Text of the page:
Feeling fatigued this pregnancy?

September 06, 2019


We love this clip! It reminds us of when we were pregnant and feeling so tired, we could hardly stand. Just as babies use all their available energy to develop into those toddlers we know and love, mums-to-be have their energy zapped right out of them as they grow their baby in their womb.

Courtesy of Giphy

It’s hardly surprising really.  From the moment of conception there’s an explosion of activity taking place throughout your body.  Just think about it – you’re amazingly building a new body, cell by cell, in only 280 days. No wonder so many pregnant women feel tired.

Hormonal changes in the first trimester can make you feel tired, nauseous and emotional.  These usually disappear in the second trimester and fatigue often returns for the final three months of your pregnancy.

Fatigue during pregnancy is nature’s way of slowing your down and a sensible signal from your body that you need to take it easy. So listen up, and get the rest you need.

You may be able to recapture some of that get-up-and-go with the following tips:

Keep active. Regular physical activity is your best weapon against fatigue. Enrol in a prenatal exercise class, try to walk more and many women swear by regular sessions in the pool.

Eat right. Make sure you include generous amounts of energy boosting carbohydrates, balanced with proteins and plenty of fruits and vegetables, in your daily diet.

Watch your sugar levels. Don’t skip meals and avoid too much sugar. Too much sugar can make your sugar levels crash a few hours later.  This can escalate your fatigue, as well as cause terrible headaches.

Eat iron-rich foods. Iron is a crucial mineral needed during pregnancy and, because you are supplying blood and oxygen to your baby, you need more iron than usual to keep up with the increase in blood supply.

Insufficient iron leads to anaemia, which will leave you feeling fatigued, light-headed and dizzy. Aim to have 27 milligrams (mg) of iron every day (and no more than 45 mg).  There’s no need to take iron supplements unless prescribed by your doctor, just make sure you eat plenty of leafy vegetables and meat if you’re not a vegetarian.  Your regular prenatal vitamin will provide iron too.

Practice relaxation. Yoga, meditation or just some time out in a quiet room all helps to relieve stress. Try lying down with your feet elevated above the level of your heart for about 15 minutes. This will improve the blood flow and make you feel energised.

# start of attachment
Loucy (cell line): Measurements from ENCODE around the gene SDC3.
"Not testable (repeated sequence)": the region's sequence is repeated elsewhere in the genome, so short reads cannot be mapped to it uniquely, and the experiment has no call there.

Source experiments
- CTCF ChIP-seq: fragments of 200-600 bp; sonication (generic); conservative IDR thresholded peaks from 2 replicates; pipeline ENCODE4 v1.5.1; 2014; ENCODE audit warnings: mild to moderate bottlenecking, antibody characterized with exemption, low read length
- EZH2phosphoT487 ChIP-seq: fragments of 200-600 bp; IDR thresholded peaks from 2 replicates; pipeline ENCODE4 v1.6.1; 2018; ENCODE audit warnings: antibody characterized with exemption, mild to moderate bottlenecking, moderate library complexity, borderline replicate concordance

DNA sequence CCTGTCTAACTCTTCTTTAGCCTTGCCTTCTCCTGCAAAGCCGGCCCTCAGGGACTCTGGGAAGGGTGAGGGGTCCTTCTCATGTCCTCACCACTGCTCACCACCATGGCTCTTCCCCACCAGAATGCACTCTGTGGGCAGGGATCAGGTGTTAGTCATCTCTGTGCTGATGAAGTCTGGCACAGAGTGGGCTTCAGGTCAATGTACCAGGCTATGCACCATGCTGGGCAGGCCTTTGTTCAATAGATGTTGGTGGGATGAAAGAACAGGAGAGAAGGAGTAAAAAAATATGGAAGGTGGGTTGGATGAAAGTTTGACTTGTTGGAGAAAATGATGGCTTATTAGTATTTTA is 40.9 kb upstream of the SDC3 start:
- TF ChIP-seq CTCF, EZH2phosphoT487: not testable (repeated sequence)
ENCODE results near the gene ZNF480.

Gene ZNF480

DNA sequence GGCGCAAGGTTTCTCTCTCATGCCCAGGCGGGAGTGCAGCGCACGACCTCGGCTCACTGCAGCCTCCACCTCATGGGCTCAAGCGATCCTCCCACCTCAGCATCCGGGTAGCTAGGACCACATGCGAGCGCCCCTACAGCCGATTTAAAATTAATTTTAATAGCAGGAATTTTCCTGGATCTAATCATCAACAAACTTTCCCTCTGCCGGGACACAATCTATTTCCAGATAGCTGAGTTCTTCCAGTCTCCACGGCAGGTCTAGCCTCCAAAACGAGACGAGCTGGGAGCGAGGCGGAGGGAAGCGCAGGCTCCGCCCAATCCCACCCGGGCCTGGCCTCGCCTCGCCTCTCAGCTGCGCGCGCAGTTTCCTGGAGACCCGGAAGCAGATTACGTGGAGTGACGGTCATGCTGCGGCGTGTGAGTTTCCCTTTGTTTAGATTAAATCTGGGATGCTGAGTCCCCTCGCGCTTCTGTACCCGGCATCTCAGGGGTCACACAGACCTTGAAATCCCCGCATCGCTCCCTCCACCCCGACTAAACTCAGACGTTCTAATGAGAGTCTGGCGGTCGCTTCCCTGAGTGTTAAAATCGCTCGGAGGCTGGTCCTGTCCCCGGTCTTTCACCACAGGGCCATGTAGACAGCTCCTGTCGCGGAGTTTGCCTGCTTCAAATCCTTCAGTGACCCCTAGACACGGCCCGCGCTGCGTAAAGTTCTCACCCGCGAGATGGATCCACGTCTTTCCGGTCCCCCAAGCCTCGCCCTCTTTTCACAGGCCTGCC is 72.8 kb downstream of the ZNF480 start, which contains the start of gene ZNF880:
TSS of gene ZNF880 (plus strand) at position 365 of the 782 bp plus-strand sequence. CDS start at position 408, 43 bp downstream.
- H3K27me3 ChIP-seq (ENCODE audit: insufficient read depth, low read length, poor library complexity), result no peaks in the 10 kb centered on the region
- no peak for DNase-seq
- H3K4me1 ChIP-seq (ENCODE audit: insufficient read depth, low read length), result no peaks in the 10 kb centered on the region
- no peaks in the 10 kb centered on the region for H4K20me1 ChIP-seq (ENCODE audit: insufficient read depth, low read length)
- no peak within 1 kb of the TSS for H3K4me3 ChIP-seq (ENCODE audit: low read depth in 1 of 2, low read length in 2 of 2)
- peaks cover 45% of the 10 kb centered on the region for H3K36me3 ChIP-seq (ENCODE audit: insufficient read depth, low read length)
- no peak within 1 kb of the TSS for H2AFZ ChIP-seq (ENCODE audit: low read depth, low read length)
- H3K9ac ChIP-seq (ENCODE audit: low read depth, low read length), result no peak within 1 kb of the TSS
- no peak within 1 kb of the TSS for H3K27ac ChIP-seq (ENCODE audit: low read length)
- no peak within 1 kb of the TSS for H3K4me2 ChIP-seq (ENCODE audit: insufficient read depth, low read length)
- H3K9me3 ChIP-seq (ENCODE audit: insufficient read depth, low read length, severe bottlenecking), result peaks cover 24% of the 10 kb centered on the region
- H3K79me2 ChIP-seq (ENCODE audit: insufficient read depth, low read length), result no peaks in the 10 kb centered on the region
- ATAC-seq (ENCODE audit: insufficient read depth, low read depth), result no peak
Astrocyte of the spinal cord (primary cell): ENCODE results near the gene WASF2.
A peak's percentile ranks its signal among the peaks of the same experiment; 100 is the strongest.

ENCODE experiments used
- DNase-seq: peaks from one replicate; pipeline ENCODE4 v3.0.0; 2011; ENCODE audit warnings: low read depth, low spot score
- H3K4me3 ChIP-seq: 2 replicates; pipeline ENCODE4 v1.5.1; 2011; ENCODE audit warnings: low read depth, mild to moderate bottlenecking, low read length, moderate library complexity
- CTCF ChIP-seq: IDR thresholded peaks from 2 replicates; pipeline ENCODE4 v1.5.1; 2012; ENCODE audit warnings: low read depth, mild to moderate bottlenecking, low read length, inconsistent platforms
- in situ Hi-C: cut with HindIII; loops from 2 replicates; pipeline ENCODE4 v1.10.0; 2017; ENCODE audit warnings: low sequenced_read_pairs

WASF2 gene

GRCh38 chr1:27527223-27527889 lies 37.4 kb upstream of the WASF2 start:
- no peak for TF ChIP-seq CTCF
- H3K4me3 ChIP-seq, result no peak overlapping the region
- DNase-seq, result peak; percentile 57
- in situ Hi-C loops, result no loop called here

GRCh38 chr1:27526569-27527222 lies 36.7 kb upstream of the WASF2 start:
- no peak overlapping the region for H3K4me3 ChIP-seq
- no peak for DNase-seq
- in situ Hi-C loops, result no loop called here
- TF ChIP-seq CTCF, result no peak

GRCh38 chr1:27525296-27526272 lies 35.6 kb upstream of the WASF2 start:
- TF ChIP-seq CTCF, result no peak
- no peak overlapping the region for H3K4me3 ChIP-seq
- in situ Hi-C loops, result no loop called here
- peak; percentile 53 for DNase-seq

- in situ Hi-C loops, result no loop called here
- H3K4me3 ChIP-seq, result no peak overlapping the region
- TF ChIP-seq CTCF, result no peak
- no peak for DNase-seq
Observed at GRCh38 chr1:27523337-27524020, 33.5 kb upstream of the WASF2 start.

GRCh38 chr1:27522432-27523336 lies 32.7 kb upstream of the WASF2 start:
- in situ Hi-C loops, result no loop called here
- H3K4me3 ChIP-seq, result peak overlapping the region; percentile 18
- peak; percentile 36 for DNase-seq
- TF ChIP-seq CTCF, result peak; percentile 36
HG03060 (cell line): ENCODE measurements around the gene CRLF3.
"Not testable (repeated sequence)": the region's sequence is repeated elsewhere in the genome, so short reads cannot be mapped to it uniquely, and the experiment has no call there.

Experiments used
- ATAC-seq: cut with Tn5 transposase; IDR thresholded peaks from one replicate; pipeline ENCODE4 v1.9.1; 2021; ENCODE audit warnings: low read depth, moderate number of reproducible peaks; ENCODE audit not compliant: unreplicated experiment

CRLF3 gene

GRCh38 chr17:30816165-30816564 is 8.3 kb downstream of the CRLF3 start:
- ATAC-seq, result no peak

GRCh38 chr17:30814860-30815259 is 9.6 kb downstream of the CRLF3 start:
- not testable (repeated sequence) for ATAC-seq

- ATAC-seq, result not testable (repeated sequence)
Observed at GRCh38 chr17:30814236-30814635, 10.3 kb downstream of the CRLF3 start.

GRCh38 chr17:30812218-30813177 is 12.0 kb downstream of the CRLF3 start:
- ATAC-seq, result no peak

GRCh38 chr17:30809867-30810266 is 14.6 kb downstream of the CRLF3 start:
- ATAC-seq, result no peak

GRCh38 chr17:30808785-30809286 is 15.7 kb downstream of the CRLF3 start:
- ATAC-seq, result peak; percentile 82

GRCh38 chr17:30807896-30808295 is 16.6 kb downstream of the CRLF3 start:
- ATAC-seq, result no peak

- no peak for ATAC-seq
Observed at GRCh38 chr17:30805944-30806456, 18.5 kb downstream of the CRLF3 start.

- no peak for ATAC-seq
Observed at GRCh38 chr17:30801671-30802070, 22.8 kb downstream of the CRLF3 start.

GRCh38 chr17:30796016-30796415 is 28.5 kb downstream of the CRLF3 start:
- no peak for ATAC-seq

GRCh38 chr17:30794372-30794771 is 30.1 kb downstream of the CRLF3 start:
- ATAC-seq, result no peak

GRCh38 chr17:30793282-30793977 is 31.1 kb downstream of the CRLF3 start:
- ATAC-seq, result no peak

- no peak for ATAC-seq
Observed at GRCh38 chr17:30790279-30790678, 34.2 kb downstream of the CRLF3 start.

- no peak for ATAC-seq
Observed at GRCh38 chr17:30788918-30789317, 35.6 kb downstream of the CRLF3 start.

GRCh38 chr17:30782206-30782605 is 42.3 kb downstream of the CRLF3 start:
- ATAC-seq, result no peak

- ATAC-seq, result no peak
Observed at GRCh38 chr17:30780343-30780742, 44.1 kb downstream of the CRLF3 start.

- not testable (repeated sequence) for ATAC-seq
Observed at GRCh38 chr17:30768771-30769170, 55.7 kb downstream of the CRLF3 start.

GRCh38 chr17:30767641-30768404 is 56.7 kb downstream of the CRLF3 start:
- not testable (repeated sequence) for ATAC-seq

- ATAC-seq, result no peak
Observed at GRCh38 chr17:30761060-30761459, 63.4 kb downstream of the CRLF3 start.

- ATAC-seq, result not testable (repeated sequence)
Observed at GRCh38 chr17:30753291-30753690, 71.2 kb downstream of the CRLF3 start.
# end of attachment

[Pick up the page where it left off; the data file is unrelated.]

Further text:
Stretch that body. Take time out during your working day to stretch your upper and lower back.  It’s amazing how a few minutes of this will ease tension and leave you feeling more invigorated.

Take catnaps. Add an afternoon nap to your schedule; catnaps of 15 to 20 minutes can be rejuvenating.

Sleep well at bedtime. We know this is an obvious one, but making sure you get a good night's sleep will really help keep you energised during the day. Have a cup of rooibos or chamomile tea before bedtime. Or try putting a few drops of lavender oil on a tissue near your pillow to calm and soothe your nerves before sleep.

Remember, you’re not alone - feeling tired is a common symptom during pregnancy, but it won't harm you or your baby.  Just make sure you take time out for yourself – and get your family and friends to pamper you too!

 





Leave a comment

Comments will be approved before showing up.


Also in Blog

5 ways your second pregnancy is different from the first
5 ways your second pregnancy is different from the first

January 24, 2020

The one thing all second-time mums should bear in mind from the outset is that no two pregnancies are the same. Don’t skip antenatal appointments, thinking you’ve done it all before, it’s important to check there are no unexpected complications, even if everything went smoothly first-time round.

View full article →

7 ways to sleep better when pregnant-Secret Saviours
7 ways to sleep better when pregnant

January 10, 2020

If you’re looking for pregnancy sleeping tips, you’ve come to the right place. Here are some of our favourite ways to prevent sleep problems in pregnancy – hopefully they’ll help you to catch those much needed zzz’s and make the most of 

View full article →

10 things to do before your baby arrives this year-Secret Saviours
10 things to do before your baby arrives this year

January 02, 2020

Working out the things to do before baby arrives may seem like a hard task — especially with all the other New Year resolutions you’ll probably have made.

Bringing a baby into the world is cause for celebration. If you're expecting soon, there's no better time to start getting ready for the beginning of something beautiful.

View full article →

Size Guide

To calculate the size of band that's right for you, you'll need to measure around your waist and bump across its largest point - usually at the tummy button.

Bump Size* S M L XL
80 - 100 cms
(32 - 40 inches)
100 - 120 cms
(40 - 48 inches)
120 - 140 cms
(48- 56 inches)
140+ cms
(56+ inches)

 *All bumps are different and grow at different times. You may find that you will need to go up a size as your pregnancy progresses